The story’s protagonist is Severian, a man born into a guild of torturers and executioners who falls in love with a woman sentenced to a grisly execution, and who disgraces himself and his guild by allowing her to kill herself quickly and relatively painlessly. He is banished from the ancient capital city and begins wandering the Commonwealth, which once included the entire Urth, plus maybe other worlds besides, but has been reduced to little more than a portion of the South American continent. He eventually becomes Autarch of the Commonwealth himself, and even proves to be the awaited Conciliator (being a true representative of humanity by possessing the full human spectrum of darkness and light, ruthlessness and compassion, yang and yin), but that is irrelevant to what follows. What is relevant is that Severian in his travels meets several times with a gigantic man called Baldanders.
Baldanders is around nine or ten feet tall when Severian first encounters him, is correspondingly thick, and is slow and dull in appearance, evidently a real slow thinker. He appears to be the slave or servant of a traveling showman and rogue called Dr. Talos. Baldanders acts in Talos’s plays and carries all the gear for the shows on his huge back. Baldanders obviously has emotional issues, occasionally flying into insane rages, and he is occasionally beaten and driven by a stick-wielding Dr. Talos.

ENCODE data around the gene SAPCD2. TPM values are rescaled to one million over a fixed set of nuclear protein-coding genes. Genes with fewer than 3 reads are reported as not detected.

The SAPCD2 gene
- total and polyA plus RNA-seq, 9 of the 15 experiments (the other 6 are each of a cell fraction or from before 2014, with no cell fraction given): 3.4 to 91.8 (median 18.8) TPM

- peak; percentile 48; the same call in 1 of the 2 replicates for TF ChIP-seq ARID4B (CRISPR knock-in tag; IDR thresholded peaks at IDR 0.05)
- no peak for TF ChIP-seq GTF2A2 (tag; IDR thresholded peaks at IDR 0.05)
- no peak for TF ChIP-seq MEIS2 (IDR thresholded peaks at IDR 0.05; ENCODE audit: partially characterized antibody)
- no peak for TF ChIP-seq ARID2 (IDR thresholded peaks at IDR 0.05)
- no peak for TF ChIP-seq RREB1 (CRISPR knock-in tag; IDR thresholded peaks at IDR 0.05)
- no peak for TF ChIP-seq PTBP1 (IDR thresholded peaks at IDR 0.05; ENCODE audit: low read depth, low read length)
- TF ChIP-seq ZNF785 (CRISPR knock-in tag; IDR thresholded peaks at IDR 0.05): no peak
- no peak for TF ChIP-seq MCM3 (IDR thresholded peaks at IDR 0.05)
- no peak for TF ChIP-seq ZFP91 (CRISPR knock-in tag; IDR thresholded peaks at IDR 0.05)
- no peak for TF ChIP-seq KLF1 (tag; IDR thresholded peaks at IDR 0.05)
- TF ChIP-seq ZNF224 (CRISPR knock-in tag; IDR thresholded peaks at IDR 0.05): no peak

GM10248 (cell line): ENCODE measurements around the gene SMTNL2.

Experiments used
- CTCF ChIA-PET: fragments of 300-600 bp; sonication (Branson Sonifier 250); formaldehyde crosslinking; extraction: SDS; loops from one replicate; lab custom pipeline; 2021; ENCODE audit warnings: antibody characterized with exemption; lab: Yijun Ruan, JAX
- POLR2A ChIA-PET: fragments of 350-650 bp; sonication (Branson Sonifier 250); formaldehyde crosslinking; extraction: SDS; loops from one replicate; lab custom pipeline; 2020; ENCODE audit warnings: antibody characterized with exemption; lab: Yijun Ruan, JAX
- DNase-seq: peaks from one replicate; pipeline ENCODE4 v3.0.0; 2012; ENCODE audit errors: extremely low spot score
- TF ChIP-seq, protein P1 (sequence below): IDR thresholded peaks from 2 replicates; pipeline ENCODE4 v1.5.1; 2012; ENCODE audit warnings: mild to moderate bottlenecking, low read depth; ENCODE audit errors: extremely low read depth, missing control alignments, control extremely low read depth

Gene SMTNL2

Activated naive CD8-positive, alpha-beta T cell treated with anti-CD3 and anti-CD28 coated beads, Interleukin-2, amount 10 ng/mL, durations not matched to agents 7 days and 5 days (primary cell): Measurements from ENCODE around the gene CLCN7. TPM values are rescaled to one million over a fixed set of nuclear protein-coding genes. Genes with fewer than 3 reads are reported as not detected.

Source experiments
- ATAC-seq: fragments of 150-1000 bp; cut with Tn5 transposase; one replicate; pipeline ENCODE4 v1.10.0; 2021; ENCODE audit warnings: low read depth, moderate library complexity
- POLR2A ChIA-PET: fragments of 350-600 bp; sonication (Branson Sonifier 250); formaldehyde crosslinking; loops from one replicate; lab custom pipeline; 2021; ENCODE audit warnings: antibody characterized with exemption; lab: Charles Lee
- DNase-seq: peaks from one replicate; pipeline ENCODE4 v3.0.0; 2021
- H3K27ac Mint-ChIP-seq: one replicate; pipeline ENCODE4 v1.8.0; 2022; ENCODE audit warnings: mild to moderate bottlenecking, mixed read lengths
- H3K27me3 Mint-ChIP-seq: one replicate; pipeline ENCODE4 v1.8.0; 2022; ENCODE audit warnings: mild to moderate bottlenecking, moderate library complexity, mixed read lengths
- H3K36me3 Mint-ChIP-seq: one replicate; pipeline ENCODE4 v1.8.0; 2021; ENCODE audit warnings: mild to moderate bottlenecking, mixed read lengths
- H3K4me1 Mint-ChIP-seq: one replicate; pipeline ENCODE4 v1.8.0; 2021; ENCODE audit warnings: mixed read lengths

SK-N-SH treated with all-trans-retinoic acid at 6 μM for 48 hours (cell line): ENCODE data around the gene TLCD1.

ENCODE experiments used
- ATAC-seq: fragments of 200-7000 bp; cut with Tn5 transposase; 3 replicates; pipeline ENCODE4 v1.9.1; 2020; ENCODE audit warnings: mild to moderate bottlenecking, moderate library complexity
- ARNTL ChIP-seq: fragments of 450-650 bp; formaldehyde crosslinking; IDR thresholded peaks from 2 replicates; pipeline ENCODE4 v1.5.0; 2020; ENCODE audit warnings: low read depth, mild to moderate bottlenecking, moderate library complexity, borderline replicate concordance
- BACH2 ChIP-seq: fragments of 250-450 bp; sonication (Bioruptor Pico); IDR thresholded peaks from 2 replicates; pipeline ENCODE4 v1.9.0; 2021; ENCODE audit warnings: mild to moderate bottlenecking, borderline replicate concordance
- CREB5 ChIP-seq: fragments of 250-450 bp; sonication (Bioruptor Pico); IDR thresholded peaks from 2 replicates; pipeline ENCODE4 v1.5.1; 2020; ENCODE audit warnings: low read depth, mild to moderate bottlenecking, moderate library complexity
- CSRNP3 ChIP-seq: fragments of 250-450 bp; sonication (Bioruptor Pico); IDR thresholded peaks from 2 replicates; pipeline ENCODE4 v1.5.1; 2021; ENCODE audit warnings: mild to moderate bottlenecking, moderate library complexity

But gradually Severian and the reader of the story come to realize that things are not as they seem. Baldanders is not the slave or servant of Dr. Talos, but rather is his master—in fact he is his creator. It turns out that Dr. Talos is a kind of homunculus, an artificial man designed by Baldanders to counterbalance his own weaknesses. The reason why Baldanders is a giant is because that is how he prolongs his life: he has found a way to avoid aging and decrepitude by continually growing, like a tree or a reptile. At one point the doctor explains, “It's his glands, Severian. The endocrine system and the thyroid. Everything must be managed so carefully, otherwise he would grow too fast. And then I must see that his weight doesn't break his bones, and a thousand other things.” The doctor also manages worldly affairs, like money issues, which Baldanders considers to be beneath his consideration. It turns out that Baldanders is a genius, a hulking, brooding, slow talking, amoral one, but still a genius.